ROSAEC center Seoul National University

Seminars & Workshops

Speaker:Xavier Rival , École Normale Supérieure
When:2011-08-26 13:00
Place:Room 309, Bldg 302, SNU


In this talk, we will present a parametric abstract domain for the static analysis by abstract interpretation of programs which manipulate complex and dynamically allocated data-structures. We will set up the foundations for a family of static analyses to compute an over-approximation of the reachable states of programs using such structures. Our domain can be parameterized with a set of inductive definitions capturing a set of relevant data-structures and by the choice of an underlying numerical domain. Abstract values can be viewed either as graphs, or as formulas in a subset of separation logic extended with inductive definitions. We will describe the abstraction induced by this domain, and the main static analysis operators. In particular, we will consider the unfolding operator, which allows to refine in a local manner an abstract value, so as to allow precise algorithms for the computation of post-conditions. Then, we will discuss a set of join and widening operators, so as to guarantee the termination of our static analyses. In the second part of the talk, we will consider several applications of our static analysis. We will show how it can be adapted in order to treat in a precise way specific features of programs written in languages which allow low level memory operations, such as the C language. Then, we will focus on the analysis of programs with recursive procedures and we will introduce a powerful widening operator, which is able to infer accurate inductive definitions to be used to summarize the call-stack of a specific program together with the memory. Finally, the last part of this talk will be devoted to perspectives for extensions of our analysis.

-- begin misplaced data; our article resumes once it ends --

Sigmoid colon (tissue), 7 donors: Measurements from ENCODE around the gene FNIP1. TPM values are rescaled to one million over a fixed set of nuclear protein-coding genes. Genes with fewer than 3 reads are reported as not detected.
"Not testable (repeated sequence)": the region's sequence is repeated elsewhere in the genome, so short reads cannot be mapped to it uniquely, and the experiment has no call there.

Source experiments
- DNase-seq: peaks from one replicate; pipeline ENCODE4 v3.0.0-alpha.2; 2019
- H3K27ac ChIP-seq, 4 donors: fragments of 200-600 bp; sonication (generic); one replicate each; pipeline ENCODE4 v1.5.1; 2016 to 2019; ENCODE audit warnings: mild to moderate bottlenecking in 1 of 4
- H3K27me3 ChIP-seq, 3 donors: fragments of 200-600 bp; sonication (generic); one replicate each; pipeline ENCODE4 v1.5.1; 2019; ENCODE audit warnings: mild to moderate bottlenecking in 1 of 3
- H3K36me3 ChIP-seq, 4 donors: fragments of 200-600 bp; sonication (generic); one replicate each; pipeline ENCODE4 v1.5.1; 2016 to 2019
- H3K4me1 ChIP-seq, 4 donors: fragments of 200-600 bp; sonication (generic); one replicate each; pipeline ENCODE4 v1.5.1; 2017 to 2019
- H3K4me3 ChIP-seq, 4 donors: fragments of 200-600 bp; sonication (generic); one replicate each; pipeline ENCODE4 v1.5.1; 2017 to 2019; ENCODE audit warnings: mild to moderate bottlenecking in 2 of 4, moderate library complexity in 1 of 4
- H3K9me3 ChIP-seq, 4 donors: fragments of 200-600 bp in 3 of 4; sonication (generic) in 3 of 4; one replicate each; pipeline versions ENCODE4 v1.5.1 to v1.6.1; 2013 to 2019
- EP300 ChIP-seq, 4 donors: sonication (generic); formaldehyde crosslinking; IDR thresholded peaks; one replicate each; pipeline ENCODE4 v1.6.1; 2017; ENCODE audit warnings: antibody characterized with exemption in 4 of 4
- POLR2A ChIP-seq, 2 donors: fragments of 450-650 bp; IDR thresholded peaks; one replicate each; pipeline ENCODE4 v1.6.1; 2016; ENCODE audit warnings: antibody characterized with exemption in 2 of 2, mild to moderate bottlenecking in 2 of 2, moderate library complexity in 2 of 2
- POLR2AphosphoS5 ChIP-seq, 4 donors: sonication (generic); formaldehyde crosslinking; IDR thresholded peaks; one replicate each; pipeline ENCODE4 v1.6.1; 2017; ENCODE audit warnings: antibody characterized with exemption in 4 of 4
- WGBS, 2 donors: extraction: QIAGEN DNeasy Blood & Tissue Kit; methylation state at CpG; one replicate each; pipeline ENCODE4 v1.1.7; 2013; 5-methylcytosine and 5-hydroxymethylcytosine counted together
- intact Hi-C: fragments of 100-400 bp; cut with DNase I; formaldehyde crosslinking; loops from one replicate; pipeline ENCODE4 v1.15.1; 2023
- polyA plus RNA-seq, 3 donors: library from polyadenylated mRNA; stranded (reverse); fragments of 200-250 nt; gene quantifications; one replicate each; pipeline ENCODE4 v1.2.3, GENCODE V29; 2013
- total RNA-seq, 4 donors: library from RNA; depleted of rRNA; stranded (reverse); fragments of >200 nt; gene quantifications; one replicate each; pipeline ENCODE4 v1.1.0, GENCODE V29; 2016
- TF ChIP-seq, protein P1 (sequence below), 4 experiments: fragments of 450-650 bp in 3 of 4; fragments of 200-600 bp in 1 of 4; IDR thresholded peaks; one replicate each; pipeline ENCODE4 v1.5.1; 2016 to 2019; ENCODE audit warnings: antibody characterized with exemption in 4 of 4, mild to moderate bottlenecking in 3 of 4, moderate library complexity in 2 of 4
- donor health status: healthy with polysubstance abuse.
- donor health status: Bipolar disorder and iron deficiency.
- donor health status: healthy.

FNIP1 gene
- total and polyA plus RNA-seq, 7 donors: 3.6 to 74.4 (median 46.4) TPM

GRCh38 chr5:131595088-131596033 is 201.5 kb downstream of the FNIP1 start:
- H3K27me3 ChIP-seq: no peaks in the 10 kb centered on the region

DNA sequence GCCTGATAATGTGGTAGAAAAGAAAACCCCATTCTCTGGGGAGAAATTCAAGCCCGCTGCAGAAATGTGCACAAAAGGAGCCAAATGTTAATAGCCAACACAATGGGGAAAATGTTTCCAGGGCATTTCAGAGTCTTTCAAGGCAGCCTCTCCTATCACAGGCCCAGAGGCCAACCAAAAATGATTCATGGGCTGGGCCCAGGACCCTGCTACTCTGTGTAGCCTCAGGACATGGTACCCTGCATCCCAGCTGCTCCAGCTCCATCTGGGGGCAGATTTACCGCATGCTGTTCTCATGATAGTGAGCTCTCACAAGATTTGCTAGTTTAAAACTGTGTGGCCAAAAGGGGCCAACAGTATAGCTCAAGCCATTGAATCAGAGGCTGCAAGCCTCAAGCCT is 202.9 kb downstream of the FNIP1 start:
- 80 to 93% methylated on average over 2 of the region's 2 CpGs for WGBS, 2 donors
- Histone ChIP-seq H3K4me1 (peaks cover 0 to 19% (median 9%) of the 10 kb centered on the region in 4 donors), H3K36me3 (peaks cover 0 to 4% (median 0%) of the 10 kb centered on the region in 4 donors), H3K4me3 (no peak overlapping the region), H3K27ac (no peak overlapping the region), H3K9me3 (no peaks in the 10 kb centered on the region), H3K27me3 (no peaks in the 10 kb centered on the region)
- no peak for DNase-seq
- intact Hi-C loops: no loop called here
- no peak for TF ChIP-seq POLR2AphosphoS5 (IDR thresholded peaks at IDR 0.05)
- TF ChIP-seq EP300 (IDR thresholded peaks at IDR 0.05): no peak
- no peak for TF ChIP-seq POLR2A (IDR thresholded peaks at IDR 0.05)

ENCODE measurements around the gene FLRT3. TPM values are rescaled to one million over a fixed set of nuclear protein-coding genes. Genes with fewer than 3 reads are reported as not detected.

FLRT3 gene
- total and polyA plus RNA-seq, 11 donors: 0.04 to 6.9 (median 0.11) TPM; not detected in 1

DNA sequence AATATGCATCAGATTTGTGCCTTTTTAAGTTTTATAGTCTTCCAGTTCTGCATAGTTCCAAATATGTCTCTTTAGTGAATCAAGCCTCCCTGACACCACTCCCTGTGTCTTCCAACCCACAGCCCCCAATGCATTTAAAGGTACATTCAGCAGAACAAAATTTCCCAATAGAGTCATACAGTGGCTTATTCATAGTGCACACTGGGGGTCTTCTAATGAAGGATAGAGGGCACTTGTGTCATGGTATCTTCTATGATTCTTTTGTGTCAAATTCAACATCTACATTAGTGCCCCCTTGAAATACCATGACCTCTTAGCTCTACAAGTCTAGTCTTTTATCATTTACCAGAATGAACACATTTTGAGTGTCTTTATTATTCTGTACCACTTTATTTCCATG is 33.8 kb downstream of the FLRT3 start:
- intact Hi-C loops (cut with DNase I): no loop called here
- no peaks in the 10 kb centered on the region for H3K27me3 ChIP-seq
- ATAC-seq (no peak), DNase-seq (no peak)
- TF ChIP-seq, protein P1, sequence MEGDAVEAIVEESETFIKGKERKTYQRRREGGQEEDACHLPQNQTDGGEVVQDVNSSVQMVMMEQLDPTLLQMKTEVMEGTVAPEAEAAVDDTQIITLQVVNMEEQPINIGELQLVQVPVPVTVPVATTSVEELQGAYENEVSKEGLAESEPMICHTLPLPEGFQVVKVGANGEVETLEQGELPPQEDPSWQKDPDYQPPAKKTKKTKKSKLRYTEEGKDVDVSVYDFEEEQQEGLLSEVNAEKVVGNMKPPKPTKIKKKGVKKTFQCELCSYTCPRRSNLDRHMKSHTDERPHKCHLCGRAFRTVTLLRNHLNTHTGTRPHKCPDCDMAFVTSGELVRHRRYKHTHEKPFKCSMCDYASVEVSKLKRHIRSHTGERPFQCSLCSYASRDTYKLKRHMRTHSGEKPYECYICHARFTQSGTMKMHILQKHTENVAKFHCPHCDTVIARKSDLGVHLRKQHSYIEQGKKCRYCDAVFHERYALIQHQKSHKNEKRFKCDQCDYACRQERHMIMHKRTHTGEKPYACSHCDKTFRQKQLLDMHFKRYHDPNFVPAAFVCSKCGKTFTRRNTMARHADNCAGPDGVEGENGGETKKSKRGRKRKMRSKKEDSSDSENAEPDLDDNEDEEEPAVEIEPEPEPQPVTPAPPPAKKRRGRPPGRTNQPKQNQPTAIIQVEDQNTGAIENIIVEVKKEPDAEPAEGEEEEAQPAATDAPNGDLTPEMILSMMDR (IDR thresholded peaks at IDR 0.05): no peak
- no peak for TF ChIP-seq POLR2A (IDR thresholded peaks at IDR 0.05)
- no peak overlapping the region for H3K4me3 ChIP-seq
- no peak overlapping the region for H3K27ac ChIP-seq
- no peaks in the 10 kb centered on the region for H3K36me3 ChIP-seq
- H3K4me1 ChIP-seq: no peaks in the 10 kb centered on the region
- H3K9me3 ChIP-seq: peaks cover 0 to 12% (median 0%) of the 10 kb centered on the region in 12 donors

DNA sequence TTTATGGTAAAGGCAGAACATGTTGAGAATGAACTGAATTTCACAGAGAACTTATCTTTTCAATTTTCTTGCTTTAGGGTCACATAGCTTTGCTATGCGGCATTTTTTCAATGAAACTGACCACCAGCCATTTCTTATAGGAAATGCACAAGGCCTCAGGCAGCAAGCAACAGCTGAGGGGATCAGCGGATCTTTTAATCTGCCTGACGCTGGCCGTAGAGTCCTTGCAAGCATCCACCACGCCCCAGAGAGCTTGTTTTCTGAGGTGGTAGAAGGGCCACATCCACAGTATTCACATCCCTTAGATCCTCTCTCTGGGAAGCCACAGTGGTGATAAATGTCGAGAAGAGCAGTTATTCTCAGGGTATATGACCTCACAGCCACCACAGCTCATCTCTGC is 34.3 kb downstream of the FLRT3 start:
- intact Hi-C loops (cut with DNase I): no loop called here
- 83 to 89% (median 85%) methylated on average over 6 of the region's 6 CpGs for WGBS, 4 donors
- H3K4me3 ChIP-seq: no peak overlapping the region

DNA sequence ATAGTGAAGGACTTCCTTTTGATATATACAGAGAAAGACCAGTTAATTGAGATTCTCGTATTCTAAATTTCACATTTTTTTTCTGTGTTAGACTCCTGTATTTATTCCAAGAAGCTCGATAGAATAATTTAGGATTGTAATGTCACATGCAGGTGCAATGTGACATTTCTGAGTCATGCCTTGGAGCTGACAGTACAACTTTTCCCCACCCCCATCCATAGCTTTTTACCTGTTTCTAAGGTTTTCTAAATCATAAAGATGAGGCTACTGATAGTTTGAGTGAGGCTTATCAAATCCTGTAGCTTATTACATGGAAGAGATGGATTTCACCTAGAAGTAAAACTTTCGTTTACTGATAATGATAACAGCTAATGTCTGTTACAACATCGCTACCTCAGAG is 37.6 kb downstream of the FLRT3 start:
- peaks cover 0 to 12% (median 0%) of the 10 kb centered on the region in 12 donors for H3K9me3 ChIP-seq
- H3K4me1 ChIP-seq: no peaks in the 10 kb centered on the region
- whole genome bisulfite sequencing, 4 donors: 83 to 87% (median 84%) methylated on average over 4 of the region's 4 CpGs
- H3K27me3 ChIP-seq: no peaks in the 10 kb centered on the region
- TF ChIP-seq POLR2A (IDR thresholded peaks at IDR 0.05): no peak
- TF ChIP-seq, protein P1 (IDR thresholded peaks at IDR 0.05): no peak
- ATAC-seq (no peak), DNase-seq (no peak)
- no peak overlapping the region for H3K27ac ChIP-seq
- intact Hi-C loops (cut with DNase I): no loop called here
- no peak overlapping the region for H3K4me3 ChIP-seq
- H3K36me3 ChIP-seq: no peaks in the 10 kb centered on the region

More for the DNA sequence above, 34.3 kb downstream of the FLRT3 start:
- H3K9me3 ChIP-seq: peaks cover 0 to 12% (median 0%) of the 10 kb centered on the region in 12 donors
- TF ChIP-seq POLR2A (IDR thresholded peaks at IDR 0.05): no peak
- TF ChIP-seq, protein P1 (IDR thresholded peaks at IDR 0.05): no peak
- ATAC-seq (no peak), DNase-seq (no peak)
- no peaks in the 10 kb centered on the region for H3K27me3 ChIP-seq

Short bio

Xavier Rival studied at Ecole Normale Superieure (Paris, France) and prepared his PhD Thesis under the supervision of Patrick Cousot. After defending his PhD in 2005, he worked as a Post Doctorate researcher at University of California at Berkeley from 2006 to 2007. Then, he joined Inria as a Junior Researcher in 2007, as part of the "Abstraction" project team. He also holds a part time Lecturer position at Ecole Polytechnique (Paris, France). He has also been a member of the Astree project since its beginning in 2001. Xavier Rival also defended his Habilitation Thesis in 2011. He is interested in static analysis using abstract interpretation technique. Over the last few years, he has mainly been studying the static analysis of programs manipulating complex data-structures. including the best paper award at the USENIX Security Symposium and the highest ranked paper at the IEEE Symposium on Security and Privacy.


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